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A good starting point for your judgment is often their luggage. You should take a good look at the person's belongings as you slow down and pull over. Do they have a well worn rucksack and are their hands full with a map and a book while they frantically try to grab everything and rush toward your car? An honest traveler will probably have similar paraphernalia. Still, many hitchhikers hitchhike for short day trips on well-known territory and sometimes don't carry any luggage at all.
After this initial look, you should exchange a few words with the hitchhiker before throwing the door open. Many drivers pull over and hurriedly gesture for you to pile in, but you can often tell a lot about a person from an quick exchange, which could save you a lot of trouble. During this quick exchange, you have to keep in mind that the hitchhiker may also have apprehensions, and generally, they get the privilege of asking "where are you going?" before the driver does. This is because a the hitchhiker needs a "way out" if they pick up a bad vibe from the driver and decide they (politely) want to decline the ride.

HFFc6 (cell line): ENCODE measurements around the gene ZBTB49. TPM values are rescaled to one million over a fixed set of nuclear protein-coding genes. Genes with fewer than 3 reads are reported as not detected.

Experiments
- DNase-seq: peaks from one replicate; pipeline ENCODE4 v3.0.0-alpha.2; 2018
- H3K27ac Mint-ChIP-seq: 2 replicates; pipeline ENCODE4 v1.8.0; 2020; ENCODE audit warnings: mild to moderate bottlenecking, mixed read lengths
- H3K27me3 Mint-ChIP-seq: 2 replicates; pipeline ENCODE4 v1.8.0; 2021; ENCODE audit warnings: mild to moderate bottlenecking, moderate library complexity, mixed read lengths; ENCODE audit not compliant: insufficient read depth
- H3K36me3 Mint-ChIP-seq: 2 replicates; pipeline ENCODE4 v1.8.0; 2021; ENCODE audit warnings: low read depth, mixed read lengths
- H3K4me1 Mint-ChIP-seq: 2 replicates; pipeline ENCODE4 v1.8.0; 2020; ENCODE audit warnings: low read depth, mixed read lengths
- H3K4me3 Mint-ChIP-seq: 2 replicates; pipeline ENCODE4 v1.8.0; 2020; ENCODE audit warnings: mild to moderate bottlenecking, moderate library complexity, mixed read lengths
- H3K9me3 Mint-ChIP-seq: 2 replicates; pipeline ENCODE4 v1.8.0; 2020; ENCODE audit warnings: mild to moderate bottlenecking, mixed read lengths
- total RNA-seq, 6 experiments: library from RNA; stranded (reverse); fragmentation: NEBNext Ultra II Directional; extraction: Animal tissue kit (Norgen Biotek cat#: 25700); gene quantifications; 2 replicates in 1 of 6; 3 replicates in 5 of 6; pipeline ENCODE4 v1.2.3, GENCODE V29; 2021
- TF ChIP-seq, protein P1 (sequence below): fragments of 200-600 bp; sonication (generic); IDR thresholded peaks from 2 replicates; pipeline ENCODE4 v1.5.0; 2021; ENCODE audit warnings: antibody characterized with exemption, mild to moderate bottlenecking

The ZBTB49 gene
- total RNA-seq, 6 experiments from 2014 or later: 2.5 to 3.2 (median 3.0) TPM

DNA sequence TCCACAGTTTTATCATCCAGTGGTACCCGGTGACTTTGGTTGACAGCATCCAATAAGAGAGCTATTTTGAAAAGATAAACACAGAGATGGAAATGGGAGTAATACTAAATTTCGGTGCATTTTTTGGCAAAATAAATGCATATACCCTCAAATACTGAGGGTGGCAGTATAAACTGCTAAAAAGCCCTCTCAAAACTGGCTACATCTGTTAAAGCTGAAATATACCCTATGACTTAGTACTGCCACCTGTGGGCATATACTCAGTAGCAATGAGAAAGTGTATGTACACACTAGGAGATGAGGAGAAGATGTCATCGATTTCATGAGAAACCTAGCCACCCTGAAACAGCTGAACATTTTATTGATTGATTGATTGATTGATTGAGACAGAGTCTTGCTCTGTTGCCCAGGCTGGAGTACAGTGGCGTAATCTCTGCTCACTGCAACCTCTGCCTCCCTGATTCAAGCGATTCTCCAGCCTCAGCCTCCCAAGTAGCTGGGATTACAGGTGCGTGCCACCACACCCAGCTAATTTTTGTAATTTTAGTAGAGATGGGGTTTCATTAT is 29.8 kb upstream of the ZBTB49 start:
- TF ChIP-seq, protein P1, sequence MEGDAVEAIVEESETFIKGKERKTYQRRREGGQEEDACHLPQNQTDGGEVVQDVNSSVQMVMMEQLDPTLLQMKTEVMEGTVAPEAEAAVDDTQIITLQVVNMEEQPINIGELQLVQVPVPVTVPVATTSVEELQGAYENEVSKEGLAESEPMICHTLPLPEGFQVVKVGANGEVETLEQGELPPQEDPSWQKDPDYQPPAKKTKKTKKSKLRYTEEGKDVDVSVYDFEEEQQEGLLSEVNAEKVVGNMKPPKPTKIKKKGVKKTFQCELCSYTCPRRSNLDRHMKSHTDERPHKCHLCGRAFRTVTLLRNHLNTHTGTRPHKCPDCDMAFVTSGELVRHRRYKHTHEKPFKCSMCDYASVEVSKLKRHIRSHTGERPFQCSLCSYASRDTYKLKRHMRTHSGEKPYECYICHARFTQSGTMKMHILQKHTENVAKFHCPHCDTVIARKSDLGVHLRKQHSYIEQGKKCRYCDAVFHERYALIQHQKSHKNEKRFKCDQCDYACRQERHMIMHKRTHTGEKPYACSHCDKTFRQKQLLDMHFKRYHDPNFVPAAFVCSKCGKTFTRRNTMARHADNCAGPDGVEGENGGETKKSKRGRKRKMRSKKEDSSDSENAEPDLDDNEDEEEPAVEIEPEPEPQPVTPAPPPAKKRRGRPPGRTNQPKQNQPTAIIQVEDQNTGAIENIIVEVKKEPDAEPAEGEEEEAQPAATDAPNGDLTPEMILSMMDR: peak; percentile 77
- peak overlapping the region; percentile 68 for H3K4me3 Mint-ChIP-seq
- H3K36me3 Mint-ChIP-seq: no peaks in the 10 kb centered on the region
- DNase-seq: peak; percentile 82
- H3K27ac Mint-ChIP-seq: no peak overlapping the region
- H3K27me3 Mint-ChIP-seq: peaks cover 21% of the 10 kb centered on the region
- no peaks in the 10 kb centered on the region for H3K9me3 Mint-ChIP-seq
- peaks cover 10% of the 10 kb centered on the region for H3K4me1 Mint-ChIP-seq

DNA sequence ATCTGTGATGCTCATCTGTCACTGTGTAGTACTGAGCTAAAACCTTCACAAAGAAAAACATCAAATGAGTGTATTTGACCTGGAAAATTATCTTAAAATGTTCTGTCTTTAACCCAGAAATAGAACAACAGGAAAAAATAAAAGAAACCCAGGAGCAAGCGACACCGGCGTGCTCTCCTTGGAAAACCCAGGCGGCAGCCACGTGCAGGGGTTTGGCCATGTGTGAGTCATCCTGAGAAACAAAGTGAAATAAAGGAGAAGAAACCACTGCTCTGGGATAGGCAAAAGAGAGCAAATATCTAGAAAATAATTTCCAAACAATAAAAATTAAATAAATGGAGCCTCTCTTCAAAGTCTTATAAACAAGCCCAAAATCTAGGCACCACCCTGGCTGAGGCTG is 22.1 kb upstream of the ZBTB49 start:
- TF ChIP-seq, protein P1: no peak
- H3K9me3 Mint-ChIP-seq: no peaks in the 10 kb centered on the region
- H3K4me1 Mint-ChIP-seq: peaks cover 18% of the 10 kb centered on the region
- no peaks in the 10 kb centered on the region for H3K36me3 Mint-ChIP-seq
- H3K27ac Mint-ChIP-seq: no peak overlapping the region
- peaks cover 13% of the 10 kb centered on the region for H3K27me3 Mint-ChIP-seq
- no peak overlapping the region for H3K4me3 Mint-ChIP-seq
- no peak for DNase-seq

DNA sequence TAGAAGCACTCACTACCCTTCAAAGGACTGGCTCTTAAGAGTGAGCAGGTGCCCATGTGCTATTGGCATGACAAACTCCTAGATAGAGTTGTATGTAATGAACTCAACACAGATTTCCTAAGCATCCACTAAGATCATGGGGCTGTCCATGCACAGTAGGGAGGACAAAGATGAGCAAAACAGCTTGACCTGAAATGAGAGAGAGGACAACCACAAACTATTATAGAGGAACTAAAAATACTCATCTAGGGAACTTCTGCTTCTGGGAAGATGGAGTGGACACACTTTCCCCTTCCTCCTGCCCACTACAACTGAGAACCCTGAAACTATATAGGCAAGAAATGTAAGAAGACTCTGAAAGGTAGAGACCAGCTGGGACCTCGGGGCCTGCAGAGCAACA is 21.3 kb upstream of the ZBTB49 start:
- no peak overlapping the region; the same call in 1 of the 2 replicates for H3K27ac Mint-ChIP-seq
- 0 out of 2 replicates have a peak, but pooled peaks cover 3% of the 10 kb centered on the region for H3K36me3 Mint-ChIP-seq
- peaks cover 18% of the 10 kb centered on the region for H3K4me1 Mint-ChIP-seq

Bus stops are convenient places to stop. Highway on-ramps can be more tricky, but are similar.
Many hitchhikers prefer to ask drivers at gas station. This gives both hitchhikers as well as drivers more time to think.